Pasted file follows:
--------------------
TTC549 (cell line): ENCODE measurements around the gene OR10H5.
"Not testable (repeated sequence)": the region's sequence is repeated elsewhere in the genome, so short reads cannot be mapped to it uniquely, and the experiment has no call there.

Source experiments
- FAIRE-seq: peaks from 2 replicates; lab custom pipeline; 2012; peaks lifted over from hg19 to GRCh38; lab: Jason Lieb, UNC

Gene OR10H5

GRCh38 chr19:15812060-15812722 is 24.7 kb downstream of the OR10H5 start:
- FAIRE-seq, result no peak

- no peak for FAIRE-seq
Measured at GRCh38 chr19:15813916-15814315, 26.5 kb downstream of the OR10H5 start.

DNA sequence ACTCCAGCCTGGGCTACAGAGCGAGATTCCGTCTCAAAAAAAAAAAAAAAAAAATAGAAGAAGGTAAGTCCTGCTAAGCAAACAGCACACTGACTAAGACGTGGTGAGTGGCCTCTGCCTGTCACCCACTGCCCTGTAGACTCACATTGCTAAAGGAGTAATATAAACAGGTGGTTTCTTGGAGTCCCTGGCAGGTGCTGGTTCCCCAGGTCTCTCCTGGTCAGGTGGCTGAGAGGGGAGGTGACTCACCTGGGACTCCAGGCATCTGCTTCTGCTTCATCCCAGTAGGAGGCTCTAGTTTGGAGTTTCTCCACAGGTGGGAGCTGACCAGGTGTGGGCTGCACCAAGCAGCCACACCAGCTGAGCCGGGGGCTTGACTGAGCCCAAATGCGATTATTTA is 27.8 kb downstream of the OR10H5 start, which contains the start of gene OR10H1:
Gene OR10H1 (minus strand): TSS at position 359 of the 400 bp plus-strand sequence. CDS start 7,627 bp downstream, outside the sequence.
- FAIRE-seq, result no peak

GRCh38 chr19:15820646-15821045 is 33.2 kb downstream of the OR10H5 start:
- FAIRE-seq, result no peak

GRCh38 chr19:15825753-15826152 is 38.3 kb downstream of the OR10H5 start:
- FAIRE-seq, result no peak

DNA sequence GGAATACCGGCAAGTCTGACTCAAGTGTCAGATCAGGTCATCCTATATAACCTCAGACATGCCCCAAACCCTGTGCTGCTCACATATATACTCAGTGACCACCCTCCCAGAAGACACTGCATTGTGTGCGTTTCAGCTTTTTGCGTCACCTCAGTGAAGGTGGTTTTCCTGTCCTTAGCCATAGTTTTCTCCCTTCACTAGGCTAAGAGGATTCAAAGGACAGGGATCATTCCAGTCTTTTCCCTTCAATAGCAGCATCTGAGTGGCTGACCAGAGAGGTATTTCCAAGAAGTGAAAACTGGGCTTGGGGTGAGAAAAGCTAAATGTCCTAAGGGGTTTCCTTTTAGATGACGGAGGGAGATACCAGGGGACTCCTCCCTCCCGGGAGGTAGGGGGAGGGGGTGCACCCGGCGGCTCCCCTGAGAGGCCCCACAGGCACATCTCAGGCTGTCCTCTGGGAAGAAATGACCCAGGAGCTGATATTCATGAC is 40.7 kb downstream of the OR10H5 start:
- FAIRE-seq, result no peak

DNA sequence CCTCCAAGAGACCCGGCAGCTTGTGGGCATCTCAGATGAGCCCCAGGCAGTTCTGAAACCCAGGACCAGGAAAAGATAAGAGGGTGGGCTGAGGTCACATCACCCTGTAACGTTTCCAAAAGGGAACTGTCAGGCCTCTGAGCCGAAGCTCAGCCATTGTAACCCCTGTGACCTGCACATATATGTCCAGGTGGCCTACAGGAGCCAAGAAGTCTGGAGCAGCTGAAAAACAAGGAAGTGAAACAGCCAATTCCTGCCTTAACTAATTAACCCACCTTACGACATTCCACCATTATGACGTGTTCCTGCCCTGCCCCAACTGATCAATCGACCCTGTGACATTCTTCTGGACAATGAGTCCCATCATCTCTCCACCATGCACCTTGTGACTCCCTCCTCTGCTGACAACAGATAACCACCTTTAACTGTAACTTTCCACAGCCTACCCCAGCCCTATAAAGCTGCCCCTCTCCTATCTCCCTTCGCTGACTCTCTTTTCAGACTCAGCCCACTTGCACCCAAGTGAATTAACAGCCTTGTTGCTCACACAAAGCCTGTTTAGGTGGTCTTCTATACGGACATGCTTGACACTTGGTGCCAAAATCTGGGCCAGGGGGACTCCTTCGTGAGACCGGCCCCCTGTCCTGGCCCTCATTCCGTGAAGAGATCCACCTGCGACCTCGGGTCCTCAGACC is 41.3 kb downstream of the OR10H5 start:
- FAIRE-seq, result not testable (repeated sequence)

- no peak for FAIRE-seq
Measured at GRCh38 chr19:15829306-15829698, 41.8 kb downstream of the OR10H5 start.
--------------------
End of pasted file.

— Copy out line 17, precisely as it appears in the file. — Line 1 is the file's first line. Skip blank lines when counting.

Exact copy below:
DNA sequence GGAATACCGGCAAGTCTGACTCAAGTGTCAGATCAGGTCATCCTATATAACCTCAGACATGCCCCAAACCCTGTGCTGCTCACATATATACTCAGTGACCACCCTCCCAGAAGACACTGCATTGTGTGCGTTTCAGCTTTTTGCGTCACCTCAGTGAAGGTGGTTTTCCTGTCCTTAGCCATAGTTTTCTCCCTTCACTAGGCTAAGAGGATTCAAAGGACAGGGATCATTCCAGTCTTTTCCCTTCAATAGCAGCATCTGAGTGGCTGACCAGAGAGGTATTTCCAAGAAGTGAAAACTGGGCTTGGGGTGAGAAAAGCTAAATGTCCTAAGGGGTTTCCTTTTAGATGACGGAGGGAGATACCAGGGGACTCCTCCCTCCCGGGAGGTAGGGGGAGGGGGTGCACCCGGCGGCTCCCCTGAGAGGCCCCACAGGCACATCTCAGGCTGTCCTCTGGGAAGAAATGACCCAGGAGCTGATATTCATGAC is 40.7 kb downstream of the OR10H5 start: